Savannah Technical College’s Center for Traditional Craft to Make Savannah Grey Bricks with Historic Homeowners Academy

Staff Report From Savannah CEO

Friday, September 30th, 2016

Savannah Technical College’s Center for Traditional Craft will offer weekend workshops featuring brick making, iron work and historic building research and documentation for its Historic Homeowners Academy in October.
Millions of renowned “Savannah Grey” handmade bricks were crafted by slaves in the 1800's at the former Hermitage Plantation located on the banks of the Savannah River three miles north of the city. The bricks had a distinctive grayish color that was a result of the composition of the clay and sediment harvested along the river.  These over-sized bricks were abundant, inexpensive, and in high demand from the reconstruction of Savannah, after the 1820 fire destroyed huge areas of downtown, until just after the Civil War.
The bricks had a distinctive grayish color that was a result of the composition of the clay and sediment harvested along the river.  These over-sized bricks were abundant, inexpensive, and in high demand from the reconstruction of Savannah, after the 1820 fire destroyed huge areas of downtown, until just after the Civil War.
The Savannah Grey bricks originally made at the Hermitage can still be seen in Savannah from its stately homes to the warehouses along River Street.  The production of the Savannah Greys slowed around the time of the Civil War, and the bricks are now increasingly rare and valuable.  In the 1950’s, when “urban renewal” efforts resulted in the destruction of many historic masonry buildings, many Savannah Greys were reused in the construction of the mid-century suburban ranch neighborhoods. Now the iconic building blocks of old and new Savannah can fetch a hefty premium price ranging from $2.50 to $6 a piece. Sadly, very few unused bricks remain and the only means of providing new stock is the demolition of further historic buildings.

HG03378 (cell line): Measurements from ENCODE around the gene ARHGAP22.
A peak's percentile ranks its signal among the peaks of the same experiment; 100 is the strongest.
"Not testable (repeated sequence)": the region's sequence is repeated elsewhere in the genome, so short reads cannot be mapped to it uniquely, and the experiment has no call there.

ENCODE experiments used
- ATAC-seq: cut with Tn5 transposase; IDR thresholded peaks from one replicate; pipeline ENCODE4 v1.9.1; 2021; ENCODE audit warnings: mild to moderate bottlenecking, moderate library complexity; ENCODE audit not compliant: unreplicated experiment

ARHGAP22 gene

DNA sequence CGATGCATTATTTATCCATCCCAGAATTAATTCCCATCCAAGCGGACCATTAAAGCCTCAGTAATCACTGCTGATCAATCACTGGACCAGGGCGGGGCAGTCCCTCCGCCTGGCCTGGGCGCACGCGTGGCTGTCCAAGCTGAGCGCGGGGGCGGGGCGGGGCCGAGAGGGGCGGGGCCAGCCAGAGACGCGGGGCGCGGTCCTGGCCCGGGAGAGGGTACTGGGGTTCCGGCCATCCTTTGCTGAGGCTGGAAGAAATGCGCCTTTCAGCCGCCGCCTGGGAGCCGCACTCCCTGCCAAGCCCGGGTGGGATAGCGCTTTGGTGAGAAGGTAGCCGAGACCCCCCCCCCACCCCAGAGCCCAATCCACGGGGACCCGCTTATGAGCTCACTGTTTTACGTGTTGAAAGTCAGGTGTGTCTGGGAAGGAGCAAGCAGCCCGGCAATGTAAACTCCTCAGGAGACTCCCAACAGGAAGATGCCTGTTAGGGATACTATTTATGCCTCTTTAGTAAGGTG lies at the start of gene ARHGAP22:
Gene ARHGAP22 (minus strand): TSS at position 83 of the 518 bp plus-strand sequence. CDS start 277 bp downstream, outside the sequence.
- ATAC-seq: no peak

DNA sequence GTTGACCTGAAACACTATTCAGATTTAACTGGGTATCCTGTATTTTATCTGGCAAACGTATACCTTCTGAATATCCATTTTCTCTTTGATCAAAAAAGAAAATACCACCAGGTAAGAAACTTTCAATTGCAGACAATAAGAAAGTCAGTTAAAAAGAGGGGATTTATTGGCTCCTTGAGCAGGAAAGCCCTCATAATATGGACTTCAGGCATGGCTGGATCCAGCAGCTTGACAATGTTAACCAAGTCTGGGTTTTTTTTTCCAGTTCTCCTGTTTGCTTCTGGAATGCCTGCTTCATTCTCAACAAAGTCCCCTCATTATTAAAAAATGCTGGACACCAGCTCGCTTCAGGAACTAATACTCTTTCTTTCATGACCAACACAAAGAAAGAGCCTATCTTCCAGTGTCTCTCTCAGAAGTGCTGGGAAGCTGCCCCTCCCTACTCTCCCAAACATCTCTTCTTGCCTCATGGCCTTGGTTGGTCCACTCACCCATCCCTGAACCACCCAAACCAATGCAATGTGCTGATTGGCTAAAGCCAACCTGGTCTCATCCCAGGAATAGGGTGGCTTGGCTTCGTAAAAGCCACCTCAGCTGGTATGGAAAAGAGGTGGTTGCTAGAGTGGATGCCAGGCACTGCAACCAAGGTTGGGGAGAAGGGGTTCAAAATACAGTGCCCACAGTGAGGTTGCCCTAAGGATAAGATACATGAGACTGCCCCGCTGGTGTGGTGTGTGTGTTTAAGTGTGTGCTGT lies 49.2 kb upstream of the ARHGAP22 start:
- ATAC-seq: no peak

Historic Homeowners Academy Brickmaking Workshop features Jason Whitehead.
To better understand the fabrication process and the assess the viability of small scale local brick manufacture, Savannah Technical College students in the Historic Preservation and Restoration program are working with renowned brick maker Jason Whitehead to fabricate between 2,000 to 3,000 handmade bricks. These bricks will be fired in a traditional clamp kiln at Lebanon Plantation.
As a Williamsburg native, Whitehead is the fourth generation of family to work for Colonial Williamsburg. He began working at the Colonial Williamsburg Foundation in 1995, while majoring in History at Virginia Commonwealth University and has worked in the Colonial Williamsburg Brickyard since 1999. He was the first to complete the apprenticeship curriculum for Historic Masonry Trades, served eight years as a journeyman, and achieved the distinction of being the first Master of Masonry Trades at Colonial Williamsburg in 2015. He has overseen the firing of more than 500,000 bricks during his time at Colonial Williamsburg.  He is instrumental in the masonry trade, which encompasses bricklaying, plastering, brickmaking, and lime burning.
Under the instruction of Whitehead, STC students have been learning the basics of clay mixing, hand molding bricks, and drying bricks for firing. In October, students will be working with Whitehead, along with STC Historic Preservation Program Department Head and Director of the Center for Traditional Craft, Benjamin Curran, and adjunct masonry instructor and owner of Savannah Preservation and Construction, Gary Thorne to construct an 18th century clamp kiln on the grounds of Lebanon Plantation. The resulting bricks will be used by the students during curricular classes to better understand historic masonry repair and restoration.
Though the likelihood of a rebirth of largescale reproduction of Savannah Greys is unlikely, Savannah Tech’s Center for Traditional Craft strives to increase general awareness of the relevance of the traditional crafts in the regional economy and catalyze interest in small scale industry opportunities relating to the historic building trades in the region.